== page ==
The rule of Jayavarman VII (r. 1181 - ca. 1218) saw the rapid expansion of the Khmer Empire. Unlike his ancestors, who had concentrated upon the cult of the Hindu god-king ,Jayavarman VII was a patron of Mahayana Buddhism.

Jayavarman VII began building activity that included the popular Angkor Thom complex and also the Bayon, a temple whose stone towers bear faces which have been identified as Avalokitesvara, which are either the king himself or the guardians of the cardinal points (Kerlogue, p. 109). He also built over 200 rest houses and hospitals throughout the empire and maintained a system of roads between his capital and provincial towns throughout the empire which would make it simpler for magistrates to collect taxes or for building projects. According to historian George Coedes , "No other Cambodian king can claim to have moved so much stone." Often, quality suffered for the sake of size and rapid construction. An example of this was the beautiful but poorly constructed Bayon.

Foreign Occupation

Main article: Colonial Cambodia

After the Siamese seized Angkor in 1431, Cambodia began to endure years of foreign domination by neighboring Siam to the west and by Vietnam to the east. This period is known as the "dark ages of Cambodia" . This period ended when Cambodia was made a French protectorate in 1863 and became part of French Indochina. Cambodia's chief colonial official was the Resident Superieur (Resident General) while lesser residents, or regional governors were posted in all of the provincial centers. In 1897, the incumbent Resident General complained to his superiors in Paris that the current king of Cambodia, King Norodom, was no longer capable of ruling, and thus recieved permission to assume the king's roles of issuing decrees, collecting taxes, and appointing royal officials, including the next king. Norodom and his successors thus assumed the role of figureheads and heads of the Buddhist religion. Even in the colonial bureaucracy, French nationals held the highest positions, while even in the lowest rungs of the bureaucracy the colonial government preferred to hire Vietnamese.

During World War II Cambodia underwent a brutal Japanese occupation. After it ended in 1945, King Norodom Sihanouk demanded independence from France. With the military situation getting worse throughout Indochina, the French agreed to grant independence to the three states of Vietnam, Laos, and Cambodia in 1953. King Sihanouk, a revered hero in the eyes of his people, returned to Phnom Penh in triumph, and independence was celebrated on November 9, 1953. The last French officials left Cambodia in 1954 after control of residual matters affecting sovereignty, such as financial and budgetary affairs, passed to the new Cambodian state.

Civil War and Genocide

Main article: Democratic Kampuchea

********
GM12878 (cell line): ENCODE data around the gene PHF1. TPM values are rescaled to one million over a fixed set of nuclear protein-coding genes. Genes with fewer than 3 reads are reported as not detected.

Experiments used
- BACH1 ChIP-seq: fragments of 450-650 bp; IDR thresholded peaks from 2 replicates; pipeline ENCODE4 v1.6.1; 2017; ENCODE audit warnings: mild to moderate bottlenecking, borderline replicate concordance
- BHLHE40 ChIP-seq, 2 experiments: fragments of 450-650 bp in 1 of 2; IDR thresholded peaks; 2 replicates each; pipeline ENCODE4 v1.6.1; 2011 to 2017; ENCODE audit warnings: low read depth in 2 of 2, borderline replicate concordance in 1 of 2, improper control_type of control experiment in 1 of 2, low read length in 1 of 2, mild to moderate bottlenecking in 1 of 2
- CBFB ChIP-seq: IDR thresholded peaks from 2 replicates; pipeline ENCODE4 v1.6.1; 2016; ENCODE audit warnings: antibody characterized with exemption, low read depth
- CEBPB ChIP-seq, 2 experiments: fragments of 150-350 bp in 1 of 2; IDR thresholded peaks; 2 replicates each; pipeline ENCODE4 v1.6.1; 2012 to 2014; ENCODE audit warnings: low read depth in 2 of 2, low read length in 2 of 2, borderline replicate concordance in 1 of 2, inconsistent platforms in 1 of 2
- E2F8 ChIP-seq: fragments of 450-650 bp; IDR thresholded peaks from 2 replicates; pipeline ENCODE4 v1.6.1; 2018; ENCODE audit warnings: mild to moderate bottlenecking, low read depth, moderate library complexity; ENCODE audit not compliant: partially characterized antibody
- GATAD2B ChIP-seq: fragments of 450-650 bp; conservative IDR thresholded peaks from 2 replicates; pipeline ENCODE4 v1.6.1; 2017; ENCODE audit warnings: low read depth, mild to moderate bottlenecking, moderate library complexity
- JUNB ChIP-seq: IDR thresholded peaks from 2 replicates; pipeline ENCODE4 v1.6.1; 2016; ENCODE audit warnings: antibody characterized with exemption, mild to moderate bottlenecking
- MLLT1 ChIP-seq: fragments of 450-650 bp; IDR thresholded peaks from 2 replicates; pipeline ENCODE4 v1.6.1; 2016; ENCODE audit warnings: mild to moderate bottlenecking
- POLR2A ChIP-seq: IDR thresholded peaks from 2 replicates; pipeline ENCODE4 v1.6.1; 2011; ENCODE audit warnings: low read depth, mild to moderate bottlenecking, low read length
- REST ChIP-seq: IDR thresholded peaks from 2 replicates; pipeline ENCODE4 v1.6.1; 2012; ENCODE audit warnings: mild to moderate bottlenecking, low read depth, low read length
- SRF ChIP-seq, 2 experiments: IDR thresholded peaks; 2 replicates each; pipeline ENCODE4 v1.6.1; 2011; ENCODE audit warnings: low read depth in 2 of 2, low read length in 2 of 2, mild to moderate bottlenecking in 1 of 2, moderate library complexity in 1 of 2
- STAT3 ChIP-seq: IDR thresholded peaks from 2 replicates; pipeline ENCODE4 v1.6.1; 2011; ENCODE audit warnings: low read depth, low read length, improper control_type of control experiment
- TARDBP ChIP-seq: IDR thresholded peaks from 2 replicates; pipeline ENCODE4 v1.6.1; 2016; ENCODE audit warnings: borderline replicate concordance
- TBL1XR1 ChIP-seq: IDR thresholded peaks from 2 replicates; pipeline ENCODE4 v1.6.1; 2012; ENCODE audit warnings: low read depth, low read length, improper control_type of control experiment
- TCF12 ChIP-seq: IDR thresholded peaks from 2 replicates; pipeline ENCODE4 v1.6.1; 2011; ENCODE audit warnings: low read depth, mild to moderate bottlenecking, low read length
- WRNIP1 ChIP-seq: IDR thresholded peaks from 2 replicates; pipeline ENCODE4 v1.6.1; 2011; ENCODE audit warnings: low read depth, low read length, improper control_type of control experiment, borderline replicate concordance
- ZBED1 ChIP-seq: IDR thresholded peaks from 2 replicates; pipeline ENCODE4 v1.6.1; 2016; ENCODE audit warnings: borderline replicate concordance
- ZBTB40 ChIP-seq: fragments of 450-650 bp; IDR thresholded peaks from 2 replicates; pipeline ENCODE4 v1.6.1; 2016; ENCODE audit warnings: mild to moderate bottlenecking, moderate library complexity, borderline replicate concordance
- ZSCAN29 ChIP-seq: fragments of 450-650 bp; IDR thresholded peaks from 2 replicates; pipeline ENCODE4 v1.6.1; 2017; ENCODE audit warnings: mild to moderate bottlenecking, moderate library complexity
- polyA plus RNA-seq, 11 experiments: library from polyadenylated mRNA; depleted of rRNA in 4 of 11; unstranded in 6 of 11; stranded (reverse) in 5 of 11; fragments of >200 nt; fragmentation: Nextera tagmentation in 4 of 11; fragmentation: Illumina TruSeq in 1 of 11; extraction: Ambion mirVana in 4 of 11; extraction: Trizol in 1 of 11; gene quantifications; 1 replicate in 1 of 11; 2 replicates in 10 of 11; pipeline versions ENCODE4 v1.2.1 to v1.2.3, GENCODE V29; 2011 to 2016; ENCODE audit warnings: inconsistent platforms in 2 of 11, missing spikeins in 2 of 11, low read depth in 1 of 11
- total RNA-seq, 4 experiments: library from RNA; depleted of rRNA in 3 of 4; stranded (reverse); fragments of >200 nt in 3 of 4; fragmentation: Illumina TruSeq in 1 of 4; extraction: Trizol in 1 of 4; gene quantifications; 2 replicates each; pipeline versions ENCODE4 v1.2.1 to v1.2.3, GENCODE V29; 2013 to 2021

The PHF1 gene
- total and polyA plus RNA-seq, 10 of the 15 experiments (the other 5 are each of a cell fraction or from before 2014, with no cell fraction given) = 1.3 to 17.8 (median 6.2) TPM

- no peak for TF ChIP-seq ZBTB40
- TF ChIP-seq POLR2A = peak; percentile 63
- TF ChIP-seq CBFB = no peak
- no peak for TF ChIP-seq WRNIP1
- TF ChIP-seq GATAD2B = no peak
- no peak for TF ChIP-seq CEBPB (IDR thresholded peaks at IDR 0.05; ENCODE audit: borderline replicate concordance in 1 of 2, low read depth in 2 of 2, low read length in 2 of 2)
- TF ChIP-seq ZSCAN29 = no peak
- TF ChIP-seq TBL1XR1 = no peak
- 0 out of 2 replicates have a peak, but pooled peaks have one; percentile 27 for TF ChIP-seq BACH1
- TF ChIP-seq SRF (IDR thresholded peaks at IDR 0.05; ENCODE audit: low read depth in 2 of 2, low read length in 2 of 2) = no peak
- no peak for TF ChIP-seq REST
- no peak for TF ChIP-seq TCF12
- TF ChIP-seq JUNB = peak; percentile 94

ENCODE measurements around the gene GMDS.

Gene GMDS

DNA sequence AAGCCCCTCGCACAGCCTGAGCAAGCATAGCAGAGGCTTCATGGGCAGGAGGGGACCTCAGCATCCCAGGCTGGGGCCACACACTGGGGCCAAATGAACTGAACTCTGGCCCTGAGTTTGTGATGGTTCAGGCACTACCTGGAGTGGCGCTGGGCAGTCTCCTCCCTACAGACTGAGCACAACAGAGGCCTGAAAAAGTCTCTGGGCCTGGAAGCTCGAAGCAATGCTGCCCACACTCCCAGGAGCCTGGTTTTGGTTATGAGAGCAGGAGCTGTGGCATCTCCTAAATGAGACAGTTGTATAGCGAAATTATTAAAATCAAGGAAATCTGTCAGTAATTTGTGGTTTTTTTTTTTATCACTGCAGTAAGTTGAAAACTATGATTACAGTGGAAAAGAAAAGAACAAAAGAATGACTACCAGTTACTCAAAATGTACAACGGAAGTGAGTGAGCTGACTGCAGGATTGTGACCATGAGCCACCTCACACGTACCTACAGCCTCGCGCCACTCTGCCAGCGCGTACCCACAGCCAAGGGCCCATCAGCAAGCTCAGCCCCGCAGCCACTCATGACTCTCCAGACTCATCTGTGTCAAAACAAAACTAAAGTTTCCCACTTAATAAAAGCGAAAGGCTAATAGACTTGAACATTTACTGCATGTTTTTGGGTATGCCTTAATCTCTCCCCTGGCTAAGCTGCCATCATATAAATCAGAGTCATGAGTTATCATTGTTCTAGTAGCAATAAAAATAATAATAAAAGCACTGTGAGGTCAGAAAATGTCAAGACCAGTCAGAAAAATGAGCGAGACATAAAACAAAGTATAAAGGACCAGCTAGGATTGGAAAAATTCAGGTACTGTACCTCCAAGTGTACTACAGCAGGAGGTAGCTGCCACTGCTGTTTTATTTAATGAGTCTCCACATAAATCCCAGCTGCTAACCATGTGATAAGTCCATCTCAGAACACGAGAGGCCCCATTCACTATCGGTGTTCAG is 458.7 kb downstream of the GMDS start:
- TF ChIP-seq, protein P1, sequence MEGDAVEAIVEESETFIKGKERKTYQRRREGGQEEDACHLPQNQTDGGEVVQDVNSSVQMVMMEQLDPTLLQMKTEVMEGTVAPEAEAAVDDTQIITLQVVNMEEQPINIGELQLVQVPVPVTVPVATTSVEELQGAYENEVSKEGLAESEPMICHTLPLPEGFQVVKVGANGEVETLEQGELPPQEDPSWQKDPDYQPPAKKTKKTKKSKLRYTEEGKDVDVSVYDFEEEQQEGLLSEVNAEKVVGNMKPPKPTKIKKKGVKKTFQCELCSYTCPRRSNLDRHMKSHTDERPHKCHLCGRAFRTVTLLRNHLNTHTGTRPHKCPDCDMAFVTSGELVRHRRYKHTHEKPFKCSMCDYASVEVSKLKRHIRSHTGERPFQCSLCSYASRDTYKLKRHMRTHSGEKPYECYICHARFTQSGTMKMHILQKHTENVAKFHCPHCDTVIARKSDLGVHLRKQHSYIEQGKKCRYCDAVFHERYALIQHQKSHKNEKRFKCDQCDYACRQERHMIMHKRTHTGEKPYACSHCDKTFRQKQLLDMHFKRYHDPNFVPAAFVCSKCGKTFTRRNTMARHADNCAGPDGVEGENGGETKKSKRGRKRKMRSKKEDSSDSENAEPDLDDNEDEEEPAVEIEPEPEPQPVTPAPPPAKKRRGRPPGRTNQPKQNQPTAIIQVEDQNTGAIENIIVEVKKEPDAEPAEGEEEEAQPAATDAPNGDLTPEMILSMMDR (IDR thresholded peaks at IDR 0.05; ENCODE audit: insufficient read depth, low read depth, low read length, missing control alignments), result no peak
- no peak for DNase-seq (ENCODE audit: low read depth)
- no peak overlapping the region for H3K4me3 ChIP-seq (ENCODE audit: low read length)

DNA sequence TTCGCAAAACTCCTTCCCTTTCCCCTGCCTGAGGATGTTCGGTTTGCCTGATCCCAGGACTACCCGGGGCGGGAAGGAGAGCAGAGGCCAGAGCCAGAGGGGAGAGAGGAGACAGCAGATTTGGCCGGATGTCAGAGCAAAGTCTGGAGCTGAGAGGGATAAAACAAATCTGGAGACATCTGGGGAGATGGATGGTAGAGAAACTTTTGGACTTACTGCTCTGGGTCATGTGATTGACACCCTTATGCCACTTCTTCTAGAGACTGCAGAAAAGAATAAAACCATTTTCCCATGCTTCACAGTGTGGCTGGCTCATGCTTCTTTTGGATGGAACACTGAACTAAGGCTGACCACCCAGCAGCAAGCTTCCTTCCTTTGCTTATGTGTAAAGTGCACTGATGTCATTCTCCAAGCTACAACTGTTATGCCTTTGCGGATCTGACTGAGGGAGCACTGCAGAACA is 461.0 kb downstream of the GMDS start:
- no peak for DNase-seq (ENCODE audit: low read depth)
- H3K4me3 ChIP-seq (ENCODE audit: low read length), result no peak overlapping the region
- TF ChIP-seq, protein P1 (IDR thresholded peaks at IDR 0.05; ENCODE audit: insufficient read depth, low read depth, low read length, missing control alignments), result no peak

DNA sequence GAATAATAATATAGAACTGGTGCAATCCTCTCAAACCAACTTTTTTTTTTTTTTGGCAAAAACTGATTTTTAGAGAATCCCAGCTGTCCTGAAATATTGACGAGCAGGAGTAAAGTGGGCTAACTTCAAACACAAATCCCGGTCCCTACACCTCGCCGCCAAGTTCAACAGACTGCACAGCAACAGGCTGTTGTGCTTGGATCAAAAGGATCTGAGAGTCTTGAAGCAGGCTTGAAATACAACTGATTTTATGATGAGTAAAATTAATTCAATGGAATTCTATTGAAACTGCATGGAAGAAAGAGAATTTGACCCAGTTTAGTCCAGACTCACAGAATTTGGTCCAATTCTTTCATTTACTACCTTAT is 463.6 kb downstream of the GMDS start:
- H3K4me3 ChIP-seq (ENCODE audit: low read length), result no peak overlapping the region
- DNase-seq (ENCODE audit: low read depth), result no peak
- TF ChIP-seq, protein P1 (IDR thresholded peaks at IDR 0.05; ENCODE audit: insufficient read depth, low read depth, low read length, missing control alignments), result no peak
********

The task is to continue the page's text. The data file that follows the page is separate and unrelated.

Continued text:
During the Second Indochina War, the Nixon administration of the United States began to bomb the border of South Vietnam and Cambodia, targeting secret Vietcong camps and supply routes. The Vietcong sought refuge in nearby villages, and the United States began to bomb these villages as well. The neutralist government of Prince Sihanouk could do nothing, and when Sihanouk began to send supplies to North Vietnam, a civil war began.

In 1970, while Prince Sihanouk was away in Beijing, General Lon Nol seized power in a military coup d'état and declared the Khmer Republic. Immediately a civil war began between this military regime and the xenophobic and communist Khmer Rouge, which had gathered much strength because of support by the communist North Vietnamese and the Vietcong.

Led by Pol Pot, who later became the Prime Minister of Cambodia, the Khmer Rouge captured the capital Phnom Penh in 1975 and renamed the country to Democratic Kampuchea. The Khmer Rouge ideology included:

The Khmer Rouge justified its actions by claiming that Cambodia was on the brink of major famine due to the American bombing campaigns, and that this required the evacuation of the cities to the countryside so that people could become self-sufficient. It had the effect of converting the entire country into a re-education/labor camp. During the rule of the Khmer Rouge, about 1.7 million people were killed, or one-fifth of the country's population of the time. The Killing Fields and the S-21 prison at Tuol Sleng shocked the entire world as the government commited brutal autogenocide. In addition to death from work starvation and exhaustion, the regime killed anyone suspected with connections with either the defeated Khmer Republic government or the previous Sihanouk government, as well as intellectuals (Pol Pot defined anyone who wore glasses as automatically an intellectual), professionals, and also ethnic Vietnamese, Chinese, Chams, Laotians , and Thai. If this wasn't enough, Cambodia broke into Vietnamese, Lao, and Thai territory and massacred entire villagers of border provinces. Even the royal family was brutalized. Prince Sihanouk was put under house arrest and many of the Sisowath branch of the family were massacred. The Tuol Seng museum is a good authority on this period.